New England Journal of Medicine

The Independent Payment Advisory Board — Congress’s "Good Deed"

Among the most important attributes of legislative statesmanship is self-abnegation — the willingness of legislators to abstain from meddling in matters they are poorly equipped to manage.

The law creating the Federal Reserve embodied that virtue. Congress recognized the abiding temptation to use monetary policy for political ends and realized that it would, at times, prove irresistible. To save themselves from themselves, wise legislators created an organization whose funding and operations were largely beyond the reach of normal legislative controls. Short of repealing the law, Congress denied itself the power to do more than kibbitz about monetary policy.

In establishing the Independent Payment Advisory Board (IPAB) in section 3403 of the Affordable Care Act (ACA), Congress may once again have shown such statesmanship. For several reasons, however, it is too early to be sure. The board must surmount major challenges — first to survive and then to function effectively. Harold Pollack has neatly summarized the problem, the solution, and the problem with that solution: “Every Democratic and Republican policy expert knows that we must reduce congressional micromanagement of Medicare policy. Unfortunately, every Democratic and Republican legislator knows that mechanisms such as IPAB that might do so would thereby constrain their own individual prerogatives.”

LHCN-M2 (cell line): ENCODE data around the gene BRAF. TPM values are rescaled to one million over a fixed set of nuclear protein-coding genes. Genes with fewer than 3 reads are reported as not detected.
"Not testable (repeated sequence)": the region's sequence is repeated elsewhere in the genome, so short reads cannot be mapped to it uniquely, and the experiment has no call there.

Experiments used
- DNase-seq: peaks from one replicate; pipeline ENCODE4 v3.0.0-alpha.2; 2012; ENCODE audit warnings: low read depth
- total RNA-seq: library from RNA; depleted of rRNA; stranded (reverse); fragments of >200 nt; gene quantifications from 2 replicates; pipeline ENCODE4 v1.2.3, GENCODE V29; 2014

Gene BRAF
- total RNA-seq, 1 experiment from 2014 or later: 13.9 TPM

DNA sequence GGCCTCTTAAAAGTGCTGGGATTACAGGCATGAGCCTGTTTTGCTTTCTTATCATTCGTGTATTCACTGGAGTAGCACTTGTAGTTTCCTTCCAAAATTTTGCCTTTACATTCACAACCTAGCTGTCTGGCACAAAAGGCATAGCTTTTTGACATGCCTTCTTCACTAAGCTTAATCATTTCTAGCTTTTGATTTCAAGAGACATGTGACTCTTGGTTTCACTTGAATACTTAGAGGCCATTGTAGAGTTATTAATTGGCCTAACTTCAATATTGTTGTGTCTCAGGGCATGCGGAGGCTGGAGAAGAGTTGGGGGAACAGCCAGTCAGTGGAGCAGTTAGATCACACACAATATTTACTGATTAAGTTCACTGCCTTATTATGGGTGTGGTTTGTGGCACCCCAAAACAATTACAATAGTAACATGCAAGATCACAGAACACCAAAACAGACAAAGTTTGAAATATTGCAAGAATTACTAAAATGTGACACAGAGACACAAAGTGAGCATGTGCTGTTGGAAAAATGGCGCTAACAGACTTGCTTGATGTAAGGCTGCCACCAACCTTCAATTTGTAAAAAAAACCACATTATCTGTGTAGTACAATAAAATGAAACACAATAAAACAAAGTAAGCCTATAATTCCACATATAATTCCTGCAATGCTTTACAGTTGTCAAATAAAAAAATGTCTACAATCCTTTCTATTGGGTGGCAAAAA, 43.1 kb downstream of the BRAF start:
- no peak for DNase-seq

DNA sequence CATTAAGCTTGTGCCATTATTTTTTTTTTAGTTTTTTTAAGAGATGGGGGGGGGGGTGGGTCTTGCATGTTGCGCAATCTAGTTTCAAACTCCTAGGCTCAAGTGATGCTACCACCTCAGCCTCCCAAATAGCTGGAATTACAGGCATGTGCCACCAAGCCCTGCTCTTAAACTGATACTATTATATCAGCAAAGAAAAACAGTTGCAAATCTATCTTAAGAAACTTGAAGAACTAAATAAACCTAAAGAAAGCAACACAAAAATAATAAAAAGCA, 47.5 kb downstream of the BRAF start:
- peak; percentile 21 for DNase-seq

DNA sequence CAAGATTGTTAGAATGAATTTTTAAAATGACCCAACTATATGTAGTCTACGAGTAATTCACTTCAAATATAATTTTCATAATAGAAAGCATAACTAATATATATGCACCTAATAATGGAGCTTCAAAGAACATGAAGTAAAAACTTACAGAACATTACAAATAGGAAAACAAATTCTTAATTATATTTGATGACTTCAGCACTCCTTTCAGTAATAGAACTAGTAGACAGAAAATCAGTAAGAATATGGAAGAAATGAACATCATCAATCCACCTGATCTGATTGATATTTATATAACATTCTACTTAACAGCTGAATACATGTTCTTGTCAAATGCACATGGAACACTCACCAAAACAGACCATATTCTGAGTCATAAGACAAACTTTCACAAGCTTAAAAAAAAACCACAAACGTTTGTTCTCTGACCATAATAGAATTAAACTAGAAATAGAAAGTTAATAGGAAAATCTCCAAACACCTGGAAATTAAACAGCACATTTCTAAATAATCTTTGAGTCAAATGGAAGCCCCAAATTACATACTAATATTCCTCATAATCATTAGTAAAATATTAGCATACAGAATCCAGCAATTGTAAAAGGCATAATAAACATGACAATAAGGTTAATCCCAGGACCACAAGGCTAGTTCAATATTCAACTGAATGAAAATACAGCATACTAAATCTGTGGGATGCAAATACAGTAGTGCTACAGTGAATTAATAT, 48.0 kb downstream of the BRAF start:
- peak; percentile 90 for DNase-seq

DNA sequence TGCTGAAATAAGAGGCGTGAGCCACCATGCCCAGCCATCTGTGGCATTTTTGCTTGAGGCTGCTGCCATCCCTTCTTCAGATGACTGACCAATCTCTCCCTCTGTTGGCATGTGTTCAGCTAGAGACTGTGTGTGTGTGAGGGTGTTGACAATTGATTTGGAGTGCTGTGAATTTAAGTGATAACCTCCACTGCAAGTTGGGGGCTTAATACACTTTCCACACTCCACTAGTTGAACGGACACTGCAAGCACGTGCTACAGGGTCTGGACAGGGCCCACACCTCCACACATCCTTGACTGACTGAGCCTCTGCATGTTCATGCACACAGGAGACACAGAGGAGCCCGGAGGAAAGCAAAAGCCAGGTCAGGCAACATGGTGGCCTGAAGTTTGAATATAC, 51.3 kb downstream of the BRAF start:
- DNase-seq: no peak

Medicare’s founding legislation stated that “Nothing in this title shall be construed to authorize any Federal officer or employee to exercise any supervision or control over the practice of medicine.” Duly warned, Medicare administrators have largely forborne from using coverage policy or financial incentives to discourage ineffective or needlessly costly methods of care. Members of the legislative branch have not, however, displayed similar restraint. They have pressured those same administrators on coverage policies and passed laws to impose them.

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